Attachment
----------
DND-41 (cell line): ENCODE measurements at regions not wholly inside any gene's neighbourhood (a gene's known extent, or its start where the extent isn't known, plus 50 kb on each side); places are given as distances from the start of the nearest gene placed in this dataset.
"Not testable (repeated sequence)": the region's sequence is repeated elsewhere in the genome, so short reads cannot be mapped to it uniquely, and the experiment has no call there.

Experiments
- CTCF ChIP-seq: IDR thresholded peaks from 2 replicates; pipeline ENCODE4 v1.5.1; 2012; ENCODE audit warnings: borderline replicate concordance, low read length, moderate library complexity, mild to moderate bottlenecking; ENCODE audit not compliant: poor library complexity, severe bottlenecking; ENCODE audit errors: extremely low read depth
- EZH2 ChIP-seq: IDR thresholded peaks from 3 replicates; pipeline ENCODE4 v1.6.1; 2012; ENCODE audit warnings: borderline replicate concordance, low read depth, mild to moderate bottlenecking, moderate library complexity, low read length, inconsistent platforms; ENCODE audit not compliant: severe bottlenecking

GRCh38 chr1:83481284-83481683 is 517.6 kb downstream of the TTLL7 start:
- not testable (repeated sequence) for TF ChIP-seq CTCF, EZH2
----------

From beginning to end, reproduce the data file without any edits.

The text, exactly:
DND-41 (cell line): ENCODE measurements at regions not wholly inside any gene's neighbourhood (a gene's known extent, or its start where the extent isn't known, plus 50 kb on each side); places are given as distances from the start of the nearest gene placed in this dataset.
"Not testable (repeated sequence)": the region's sequence is repeated elsewhere in the genome, so short reads cannot be mapped to it uniquely, and the experiment has no call there.

Experiments
- CTCF ChIP-seq: IDR thresholded peaks from 2 replicates; pipeline ENCODE4 v1.5.1; 2012; ENCODE audit warnings: borderline replicate concordance, low read length, moderate library complexity, mild to moderate bottlenecking; ENCODE audit not compliant: poor library complexity, severe bottlenecking; ENCODE audit errors: extremely low read depth
- EZH2 ChIP-seq: IDR thresholded peaks from 3 replicates; pipeline ENCODE4 v1.6.1; 2012; ENCODE audit warnings: borderline replicate concordance, low read depth, mild to moderate bottlenecking, moderate library complexity, low read length, inconsistent platforms; ENCODE audit not compliant: severe bottlenecking

GRCh38 chr1:83481284-83481683 is 517.6 kb downstream of the TTLL7 start:
- not testable (repeated sequence) for TF ChIP-seq CTCF, EZH2